“I’m not sure people are aware of that,” he added.
Getting back to telemedicine, Rees indicated that the technology could be used to bring other specialists, such as a mental health counselor, to the area in a virtual sense.
One way to make that happen, he said, is to turn to the University of California Davis Medical Center, which has a telemedicine program that is frequently used by rural hospitals.
Going that route would require joining forces with other facilities, Rees added.
“You have to buy a block of time from UC Davis [for doctor-patient consultations]. If you don’t fill up that time, then you’re paying for nothing. So it’s a good idea to partner with other hospitals,” he explained.
As for getting specialists aside from pediatricians to physically come to the area, Rees said a general surgeon is a possibility.
But in terms of other specialists, such as urologists or ENT doctors, the problem is that there is a shortage of those types of physicians. “So I don’t know how doable that would be.”
It would depend, he added, on the type of specialists based in places such as Eureka and Ukiah and whether their schedules would allow them to make periodic visits to Southern Humboldt.
In terms of existing services, 627 survey respondents said that the emergency room is “very important.” A large number — 526 — said the community clinic was also “very important.” In comparison, just 276 assigned “very important” status to the district’s inpatient hospital beds. And only 209 called the district’s nursing home “very important.”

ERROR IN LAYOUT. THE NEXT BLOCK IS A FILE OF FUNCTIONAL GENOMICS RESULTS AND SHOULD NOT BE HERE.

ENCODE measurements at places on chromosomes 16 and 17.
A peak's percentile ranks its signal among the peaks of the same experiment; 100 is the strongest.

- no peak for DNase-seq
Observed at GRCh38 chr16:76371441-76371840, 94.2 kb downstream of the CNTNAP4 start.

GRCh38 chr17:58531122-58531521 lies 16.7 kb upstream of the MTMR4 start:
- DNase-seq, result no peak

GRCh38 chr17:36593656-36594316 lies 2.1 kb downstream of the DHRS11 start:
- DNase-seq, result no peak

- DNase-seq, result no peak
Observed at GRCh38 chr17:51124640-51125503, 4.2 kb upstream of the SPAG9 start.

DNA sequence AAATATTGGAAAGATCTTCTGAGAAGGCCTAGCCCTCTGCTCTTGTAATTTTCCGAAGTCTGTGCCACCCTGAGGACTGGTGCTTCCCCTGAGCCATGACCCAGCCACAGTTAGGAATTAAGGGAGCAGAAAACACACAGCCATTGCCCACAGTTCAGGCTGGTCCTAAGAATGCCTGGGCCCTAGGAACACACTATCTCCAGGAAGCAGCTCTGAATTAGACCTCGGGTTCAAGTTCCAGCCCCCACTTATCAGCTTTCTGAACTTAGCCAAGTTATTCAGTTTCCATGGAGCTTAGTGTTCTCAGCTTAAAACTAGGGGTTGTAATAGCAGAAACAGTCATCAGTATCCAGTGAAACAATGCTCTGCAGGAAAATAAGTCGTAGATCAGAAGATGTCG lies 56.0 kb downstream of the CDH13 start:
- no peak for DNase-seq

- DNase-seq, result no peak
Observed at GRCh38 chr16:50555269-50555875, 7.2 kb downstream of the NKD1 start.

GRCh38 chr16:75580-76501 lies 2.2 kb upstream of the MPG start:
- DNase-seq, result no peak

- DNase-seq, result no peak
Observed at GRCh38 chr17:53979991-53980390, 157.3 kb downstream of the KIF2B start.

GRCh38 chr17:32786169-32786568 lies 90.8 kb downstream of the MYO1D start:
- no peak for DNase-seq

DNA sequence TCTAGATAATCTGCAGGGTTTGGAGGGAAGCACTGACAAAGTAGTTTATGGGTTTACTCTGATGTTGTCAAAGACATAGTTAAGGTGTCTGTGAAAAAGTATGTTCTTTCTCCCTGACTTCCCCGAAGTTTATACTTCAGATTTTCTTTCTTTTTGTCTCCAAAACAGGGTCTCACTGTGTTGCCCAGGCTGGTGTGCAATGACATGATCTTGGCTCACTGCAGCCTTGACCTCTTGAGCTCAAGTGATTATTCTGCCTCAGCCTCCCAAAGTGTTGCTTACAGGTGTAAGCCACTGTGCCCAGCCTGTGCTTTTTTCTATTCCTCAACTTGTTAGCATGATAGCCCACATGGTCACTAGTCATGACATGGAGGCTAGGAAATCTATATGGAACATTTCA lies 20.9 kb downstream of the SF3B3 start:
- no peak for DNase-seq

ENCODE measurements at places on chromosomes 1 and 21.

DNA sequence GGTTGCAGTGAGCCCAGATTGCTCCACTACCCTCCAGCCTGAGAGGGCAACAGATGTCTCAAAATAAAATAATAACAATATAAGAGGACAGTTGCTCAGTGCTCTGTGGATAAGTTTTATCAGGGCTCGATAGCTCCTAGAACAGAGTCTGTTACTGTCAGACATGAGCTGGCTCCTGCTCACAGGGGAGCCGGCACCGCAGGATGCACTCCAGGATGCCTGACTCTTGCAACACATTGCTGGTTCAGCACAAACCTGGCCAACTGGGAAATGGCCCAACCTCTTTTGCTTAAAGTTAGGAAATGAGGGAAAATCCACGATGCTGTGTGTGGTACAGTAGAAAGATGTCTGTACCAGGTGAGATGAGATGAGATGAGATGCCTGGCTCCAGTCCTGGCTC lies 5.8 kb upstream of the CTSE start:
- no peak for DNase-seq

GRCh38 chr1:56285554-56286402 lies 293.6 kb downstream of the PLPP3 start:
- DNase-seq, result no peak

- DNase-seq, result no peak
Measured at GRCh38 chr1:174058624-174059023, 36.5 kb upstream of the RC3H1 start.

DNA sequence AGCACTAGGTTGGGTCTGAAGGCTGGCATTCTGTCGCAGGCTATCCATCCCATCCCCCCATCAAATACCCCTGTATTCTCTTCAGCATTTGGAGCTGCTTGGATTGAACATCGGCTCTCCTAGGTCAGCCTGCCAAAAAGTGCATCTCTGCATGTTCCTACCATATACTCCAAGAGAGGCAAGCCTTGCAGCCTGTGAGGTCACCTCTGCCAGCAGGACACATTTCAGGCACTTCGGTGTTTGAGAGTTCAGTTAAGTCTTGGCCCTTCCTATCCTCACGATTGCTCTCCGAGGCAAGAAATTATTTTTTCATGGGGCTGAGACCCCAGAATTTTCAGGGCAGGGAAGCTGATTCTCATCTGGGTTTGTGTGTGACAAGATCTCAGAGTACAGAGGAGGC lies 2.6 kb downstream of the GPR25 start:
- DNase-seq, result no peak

Kristen Rees pointed out the relatively low importance given to inpatient beds and the nursing home during last month’s regularly scheduled meeting of the district’s governing board.
That drew a response from Truitt, who, referring in particular to the district’s skilled nursing facility, said: “Just because the community doesn’t express a desire for it in large numbers, it is still something we know is valuable.”
Besides, she added, a total of approximately 500 respondents said that inpatient hospital beds and the nursing were “important.”
As for how people feel about other matters, 497 respondents said it was “very important” to have laboratory services available locally. A similar number — 490 — said the same thing about X-rays.
A total of 344 said it would be “very important” to have a CT scanner. While the district currently does not have the important diagnostic tool, it is in the process of acquiring one. Matt Rees said earlier this month that a CT scanner would be up and running at the hospital in three to four months.
Almost as many respondents — 340 — said it would be “very important” to have an ultrasound machine. Rees said that while the district has one, it is only used in the emergency room, primarily to identify foreign objects in the body.
For scheduled ultrasounds, he said the district would need to acquire a different machine and hire a qualified technician to operate it.
A total of 232 people said it would be “very important” to have colonoscopies performed locally. While Rees said colonoscopies are currently not done locally, they could be if the district ends up building, as it hopes to, a new hospital facility.
“In a new hospital, we could maybe have a surgery suite where we could do colonoscopies and have a general surgeon come down and do hernias, gallbladders and appendix [operations],” Rees speculated.
Rees said the fact that a majority of the survey respondents were seniors wasn’t surprising since older folks “utilize health care more than others.”
While 40 percent said they were on Medicare and 15 percent said they get their insurance through Covered California, 35 percent indicated that their health insurance is provided by an employer or via a private pay individual policy.
Rees said he was “pleased and surprised” about that.
“Commercial insurance pays well so it’s good to see that that population cares about our facility,” he said.